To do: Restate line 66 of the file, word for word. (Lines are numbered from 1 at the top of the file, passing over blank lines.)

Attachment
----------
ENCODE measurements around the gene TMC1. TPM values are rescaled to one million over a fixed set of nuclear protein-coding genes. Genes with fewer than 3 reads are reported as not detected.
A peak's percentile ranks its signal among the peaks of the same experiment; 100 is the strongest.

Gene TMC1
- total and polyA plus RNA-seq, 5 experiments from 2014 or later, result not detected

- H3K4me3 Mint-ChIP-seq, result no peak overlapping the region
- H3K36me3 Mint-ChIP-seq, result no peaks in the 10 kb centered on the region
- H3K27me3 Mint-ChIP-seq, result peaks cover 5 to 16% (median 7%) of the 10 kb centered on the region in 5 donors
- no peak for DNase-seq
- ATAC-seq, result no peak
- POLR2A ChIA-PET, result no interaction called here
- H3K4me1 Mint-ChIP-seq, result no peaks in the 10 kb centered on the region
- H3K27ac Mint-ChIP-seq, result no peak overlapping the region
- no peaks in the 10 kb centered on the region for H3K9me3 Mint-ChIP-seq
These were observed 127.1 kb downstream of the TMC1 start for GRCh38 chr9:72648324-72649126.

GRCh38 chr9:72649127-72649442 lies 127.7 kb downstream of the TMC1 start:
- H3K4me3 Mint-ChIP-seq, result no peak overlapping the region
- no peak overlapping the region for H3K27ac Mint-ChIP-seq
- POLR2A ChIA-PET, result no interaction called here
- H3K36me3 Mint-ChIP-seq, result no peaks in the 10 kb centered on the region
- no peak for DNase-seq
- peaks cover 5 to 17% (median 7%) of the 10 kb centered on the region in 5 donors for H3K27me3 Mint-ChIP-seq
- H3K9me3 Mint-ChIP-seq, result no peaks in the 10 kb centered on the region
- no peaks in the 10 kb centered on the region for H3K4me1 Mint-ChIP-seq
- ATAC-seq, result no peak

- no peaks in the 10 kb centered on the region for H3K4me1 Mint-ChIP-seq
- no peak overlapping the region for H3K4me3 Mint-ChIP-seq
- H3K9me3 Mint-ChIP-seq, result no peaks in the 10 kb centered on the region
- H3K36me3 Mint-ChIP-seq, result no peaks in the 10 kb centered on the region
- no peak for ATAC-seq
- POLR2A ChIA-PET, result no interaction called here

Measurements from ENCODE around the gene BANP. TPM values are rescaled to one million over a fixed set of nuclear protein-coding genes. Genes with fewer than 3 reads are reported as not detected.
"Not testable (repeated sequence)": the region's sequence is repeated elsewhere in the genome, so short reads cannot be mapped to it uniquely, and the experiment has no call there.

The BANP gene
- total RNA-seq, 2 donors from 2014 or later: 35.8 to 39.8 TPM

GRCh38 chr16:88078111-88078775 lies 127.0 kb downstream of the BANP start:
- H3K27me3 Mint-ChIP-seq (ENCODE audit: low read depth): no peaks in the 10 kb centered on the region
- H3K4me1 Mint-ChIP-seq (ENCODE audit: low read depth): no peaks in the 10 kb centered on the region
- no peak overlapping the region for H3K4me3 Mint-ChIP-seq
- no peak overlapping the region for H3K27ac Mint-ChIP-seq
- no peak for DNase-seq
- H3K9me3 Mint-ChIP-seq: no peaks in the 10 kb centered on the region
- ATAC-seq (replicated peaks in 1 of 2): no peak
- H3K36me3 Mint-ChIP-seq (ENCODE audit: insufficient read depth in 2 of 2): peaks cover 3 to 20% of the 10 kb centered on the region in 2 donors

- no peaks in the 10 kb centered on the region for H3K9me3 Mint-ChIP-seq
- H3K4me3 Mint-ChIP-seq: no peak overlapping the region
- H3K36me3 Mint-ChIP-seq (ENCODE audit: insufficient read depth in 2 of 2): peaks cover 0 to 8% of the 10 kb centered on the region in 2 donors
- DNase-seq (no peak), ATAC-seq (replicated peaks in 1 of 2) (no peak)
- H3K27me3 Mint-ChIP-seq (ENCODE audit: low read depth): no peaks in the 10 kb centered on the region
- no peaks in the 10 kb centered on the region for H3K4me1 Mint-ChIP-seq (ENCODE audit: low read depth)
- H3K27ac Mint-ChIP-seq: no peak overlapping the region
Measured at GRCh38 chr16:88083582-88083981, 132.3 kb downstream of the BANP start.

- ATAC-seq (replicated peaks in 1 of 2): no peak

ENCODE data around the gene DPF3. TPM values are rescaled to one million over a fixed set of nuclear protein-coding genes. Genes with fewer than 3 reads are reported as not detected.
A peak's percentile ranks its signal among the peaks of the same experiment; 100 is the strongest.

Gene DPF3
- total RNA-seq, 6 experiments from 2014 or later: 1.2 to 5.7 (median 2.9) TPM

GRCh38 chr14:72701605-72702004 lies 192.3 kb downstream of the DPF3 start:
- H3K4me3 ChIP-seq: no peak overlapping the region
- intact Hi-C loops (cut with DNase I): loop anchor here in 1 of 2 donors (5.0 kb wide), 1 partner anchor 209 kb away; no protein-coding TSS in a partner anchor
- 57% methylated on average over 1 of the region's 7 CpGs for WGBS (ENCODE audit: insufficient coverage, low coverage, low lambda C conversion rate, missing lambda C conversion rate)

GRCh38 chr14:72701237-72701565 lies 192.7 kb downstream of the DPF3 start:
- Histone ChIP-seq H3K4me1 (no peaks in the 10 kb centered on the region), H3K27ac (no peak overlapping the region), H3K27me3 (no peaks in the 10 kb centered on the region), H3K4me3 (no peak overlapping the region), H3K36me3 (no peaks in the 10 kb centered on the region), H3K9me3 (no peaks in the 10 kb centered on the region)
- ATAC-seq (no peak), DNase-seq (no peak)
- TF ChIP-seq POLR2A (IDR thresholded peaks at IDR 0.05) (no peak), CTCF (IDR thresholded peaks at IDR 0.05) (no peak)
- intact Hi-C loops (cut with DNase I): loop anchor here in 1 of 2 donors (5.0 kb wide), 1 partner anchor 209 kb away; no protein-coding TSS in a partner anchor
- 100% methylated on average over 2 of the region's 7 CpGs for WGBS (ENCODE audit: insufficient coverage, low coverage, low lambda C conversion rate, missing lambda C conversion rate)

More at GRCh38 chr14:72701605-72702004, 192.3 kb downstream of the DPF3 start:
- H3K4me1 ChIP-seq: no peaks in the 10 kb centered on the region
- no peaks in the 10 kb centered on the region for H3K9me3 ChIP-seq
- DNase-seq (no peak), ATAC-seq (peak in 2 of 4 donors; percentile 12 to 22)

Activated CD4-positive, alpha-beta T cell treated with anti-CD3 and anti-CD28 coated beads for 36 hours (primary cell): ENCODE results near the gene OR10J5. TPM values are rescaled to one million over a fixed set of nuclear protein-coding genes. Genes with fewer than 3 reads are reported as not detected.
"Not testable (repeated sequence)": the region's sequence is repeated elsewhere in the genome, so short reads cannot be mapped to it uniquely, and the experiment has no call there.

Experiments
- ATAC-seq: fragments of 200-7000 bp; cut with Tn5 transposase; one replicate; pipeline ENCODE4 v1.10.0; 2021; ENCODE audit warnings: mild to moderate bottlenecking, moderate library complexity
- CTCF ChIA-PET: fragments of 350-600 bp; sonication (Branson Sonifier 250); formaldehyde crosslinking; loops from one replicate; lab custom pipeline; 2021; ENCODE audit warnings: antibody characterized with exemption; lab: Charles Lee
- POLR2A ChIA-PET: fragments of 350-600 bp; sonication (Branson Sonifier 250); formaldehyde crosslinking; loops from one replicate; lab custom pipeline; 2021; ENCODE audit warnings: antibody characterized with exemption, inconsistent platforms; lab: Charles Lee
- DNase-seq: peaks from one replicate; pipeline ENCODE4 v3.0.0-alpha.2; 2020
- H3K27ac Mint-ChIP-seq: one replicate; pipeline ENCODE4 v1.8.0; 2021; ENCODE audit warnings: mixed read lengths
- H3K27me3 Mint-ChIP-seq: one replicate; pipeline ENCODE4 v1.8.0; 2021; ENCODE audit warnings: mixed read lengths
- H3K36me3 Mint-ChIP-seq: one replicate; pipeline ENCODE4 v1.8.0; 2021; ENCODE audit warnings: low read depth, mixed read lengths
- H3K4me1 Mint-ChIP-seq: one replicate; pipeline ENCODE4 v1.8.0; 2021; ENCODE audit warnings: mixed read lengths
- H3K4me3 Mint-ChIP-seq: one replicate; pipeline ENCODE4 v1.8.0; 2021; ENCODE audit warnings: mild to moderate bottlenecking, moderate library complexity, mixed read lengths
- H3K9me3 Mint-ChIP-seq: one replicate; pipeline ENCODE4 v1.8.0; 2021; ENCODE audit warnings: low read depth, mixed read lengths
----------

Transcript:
- 100% methylated on average over 2 of the region's 7 CpGs for WGBS (ENCODE audit: insufficient coverage, low coverage, low lambda C conversion rate, missing lambda C conversion rate)